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Second language acquisition

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The Study Of Language 4th Edition - Chapter 14

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Second language acquisition

  1. 1. SECOND LANGUAGE ACQUISITION Chapter 14 – study of the language George YULE LINGUISTICS Carlos Lara
  2. 2. Second language learning  A distinction is sometimes made between learning in a “foreign language” setting (learning a language that is not generally spoken in the surrounding community) and a “second language”  acquisition: the gradual development of ability in a first or second language by using it naturally in communicative situations  learning: the conscious process of accumulating knowledge, in contrast to acquisition. Second Language Acquisition Acquisition and learning
  3. 3.  For most people, the experience with an L2 is fundamentally different from their L1 experience and it is hardly conducive to acquisition.  Joseph Conrad whose English speech retained the strong Polish accent of his L1.  the critical period for language acquisition has passed  Against this view, it has been demonstrated that students in their early teens are quicker and more effective L2 learners in the classroom than, for example, seven-year-olds. Acquisition barriers Second Language Acquisition
  4. 4. Affective factors  Teenagers are typically much more self-conscious than younger children.  If this self-consciousness is accompanied by a lack of empathy with the other culture (for example, feeling no identification with its speakers or their customs)  This type of emotional reaction, or “affect,” may also be caused by dull textbooks, unpleasant classroom surroundings or an exhausting schedule of study and/or work. Second Language Acquisition
  5. 5. Focus on method  the need for instruction in other languages has led to a variety of educational approaches and methods aimed at fostering L2 learning.  William Caxton used his newly established printing press to produce a book of Right good lernyng for to lerne shortly frenssh and englyssh.  The grammar-translation method  The direct method  The audio-lingual method  Suggestopedia  The silent way  Total physical response  The natural approach  The communicative approach Second Language Acquisition
  6. 6. The grammar–translation method  Vocabulary lists and sets of grammar rules are used to define the target of learning, memorization is encouraged and written language rather than spoken language is emphasized.  Learner groups work on translating different sections of a text, and then regroup to connect together their parts into a full text, with suitable connecting language.  Learners bring in examples of L1 language (in their own country) or L2 (in another country) for discussion and translation. Signs can be particularly interesting. This can also be done by sharing material via group e- mails.  Learners bring in short texts/proverbs/poems and present them to the class, explaining why they like them. These are then used for translation. Second Language Acquisition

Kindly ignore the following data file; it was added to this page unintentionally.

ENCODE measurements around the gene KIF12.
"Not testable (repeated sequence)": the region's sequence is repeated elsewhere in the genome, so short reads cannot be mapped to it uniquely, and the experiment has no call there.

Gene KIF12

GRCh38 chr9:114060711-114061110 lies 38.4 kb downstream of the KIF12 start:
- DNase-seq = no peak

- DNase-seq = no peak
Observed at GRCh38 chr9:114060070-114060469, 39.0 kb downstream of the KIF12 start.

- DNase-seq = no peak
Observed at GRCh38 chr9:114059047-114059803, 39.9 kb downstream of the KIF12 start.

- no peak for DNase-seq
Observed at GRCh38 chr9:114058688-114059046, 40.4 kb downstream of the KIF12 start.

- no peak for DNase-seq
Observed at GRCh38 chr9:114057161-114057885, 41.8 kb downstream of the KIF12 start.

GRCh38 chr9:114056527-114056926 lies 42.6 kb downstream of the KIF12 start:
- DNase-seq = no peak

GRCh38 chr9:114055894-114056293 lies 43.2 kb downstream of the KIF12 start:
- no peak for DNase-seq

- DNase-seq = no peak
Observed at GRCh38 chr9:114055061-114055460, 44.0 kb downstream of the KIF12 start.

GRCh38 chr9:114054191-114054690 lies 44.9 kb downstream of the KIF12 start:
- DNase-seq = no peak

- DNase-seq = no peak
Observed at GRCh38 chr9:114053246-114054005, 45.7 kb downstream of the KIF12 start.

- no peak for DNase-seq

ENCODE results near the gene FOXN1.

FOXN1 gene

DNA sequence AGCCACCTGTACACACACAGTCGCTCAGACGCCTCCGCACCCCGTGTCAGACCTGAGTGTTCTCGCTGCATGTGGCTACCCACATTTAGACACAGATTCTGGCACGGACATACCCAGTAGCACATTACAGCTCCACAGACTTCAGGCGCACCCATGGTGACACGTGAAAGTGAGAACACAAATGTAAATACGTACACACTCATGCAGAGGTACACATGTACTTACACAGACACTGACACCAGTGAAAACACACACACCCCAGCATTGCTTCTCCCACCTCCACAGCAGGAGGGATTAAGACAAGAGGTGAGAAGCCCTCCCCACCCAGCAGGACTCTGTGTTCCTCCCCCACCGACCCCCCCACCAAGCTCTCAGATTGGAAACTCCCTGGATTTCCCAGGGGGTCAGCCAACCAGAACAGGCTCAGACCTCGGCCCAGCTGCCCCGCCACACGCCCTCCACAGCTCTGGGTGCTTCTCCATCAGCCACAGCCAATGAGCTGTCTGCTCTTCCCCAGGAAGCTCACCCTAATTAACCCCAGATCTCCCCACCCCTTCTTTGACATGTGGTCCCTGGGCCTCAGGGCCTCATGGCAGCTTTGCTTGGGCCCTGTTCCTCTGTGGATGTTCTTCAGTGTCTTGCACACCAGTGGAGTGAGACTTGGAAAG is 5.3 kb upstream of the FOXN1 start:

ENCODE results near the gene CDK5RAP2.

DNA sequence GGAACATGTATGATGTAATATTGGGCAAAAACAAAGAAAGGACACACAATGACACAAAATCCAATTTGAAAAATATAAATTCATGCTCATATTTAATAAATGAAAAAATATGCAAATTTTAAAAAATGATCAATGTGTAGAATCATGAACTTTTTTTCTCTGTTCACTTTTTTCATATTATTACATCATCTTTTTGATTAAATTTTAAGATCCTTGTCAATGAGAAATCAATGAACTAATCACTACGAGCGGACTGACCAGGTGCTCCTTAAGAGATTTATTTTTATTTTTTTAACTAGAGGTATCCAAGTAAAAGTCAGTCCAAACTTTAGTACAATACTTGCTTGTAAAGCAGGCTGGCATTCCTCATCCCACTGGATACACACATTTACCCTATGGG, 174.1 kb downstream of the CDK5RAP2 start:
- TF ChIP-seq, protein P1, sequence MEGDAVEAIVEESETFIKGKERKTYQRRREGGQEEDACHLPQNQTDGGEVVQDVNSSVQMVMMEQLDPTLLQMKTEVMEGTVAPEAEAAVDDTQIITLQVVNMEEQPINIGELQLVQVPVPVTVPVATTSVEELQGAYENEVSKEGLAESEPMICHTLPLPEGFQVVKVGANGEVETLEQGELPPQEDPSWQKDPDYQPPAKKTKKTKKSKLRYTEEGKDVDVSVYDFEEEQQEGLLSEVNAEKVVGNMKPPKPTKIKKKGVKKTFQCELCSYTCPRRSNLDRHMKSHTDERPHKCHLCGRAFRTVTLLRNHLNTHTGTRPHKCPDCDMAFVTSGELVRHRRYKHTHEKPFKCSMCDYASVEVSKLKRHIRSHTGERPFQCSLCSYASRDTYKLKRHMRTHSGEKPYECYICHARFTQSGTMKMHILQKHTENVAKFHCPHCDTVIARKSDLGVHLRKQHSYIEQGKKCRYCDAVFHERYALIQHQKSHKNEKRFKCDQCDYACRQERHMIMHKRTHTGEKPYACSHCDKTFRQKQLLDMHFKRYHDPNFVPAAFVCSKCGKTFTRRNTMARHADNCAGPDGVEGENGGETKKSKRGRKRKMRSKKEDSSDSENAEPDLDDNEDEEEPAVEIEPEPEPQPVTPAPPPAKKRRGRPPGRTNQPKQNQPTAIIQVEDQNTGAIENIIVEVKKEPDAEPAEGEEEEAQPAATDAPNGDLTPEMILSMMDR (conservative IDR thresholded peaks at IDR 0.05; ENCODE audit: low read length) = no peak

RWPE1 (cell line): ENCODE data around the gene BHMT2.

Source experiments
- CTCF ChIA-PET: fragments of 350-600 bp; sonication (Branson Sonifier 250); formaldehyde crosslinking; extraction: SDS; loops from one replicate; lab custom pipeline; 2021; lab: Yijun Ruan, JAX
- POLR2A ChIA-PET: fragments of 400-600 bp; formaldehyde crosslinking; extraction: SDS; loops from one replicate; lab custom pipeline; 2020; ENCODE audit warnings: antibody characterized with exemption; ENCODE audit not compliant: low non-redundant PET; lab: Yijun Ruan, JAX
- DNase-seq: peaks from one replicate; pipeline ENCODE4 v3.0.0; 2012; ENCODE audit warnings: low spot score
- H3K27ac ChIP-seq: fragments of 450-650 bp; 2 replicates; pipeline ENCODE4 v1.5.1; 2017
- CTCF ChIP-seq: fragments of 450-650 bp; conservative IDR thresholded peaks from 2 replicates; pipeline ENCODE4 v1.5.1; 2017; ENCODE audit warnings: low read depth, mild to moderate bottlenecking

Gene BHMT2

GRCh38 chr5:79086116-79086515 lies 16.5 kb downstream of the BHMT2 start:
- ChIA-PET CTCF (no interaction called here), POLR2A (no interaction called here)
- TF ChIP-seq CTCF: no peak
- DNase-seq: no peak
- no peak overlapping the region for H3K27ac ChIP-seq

7. 7. The audiolingual method  It involved a systematic presentation of the structures of the L2, moving from the simple to the more complex, in the form of drills that the student had to repeat.  They are partially a reaction against the artificiality of “pattern-practice” and also against the belief that consciously learning the grammar rules of a language will necessarily result in an ability to use the language. Second Language Acquisition Communicative approaches
  8. 8. Focus on the learner  Just as children acquiring their L1 produce certain types of ungrammatical forms at times, so we might expect the L2 learner to produce similar forms at certain stages  means using sounds, expressions or structures from the L1 when performing in the L2.  If the L1 and L2 have similar features (e.g. marking plural on the ends of nouns), then the learner may be able to benefit from the positive transfer of L1 knowledge to the L2. negative transfer the use of a feature from the L1 (that is really different from the L2) while performing in the L2, in contrast to positive transfer Transfer Second Language Acquisition
  9. 9. Interlanguage  the interim system of L2 learners, which has some features of the L1and L2 plus some that are independent of the L1 and the L2.  fossilization: the process whereby an interlanguage, containing many non-L2 features, stops developing toward more accurate forms of the L2.  Discovering just what count as the appropriate conditions for successful L2 learning is an ongoing area of investigation. Second Language Acquisition
  10. 10. Input and output  describe the language that the learner is exposed to.  Input can be made comprehensible by being simpler in structure and vocabulary, as in the variety of speech called foreigner talk.  negotiated input: L2 material that an acquirer/ learner is exposed to when active attention I1 drawn to that material during interaction in the L2 Second Language Acquisition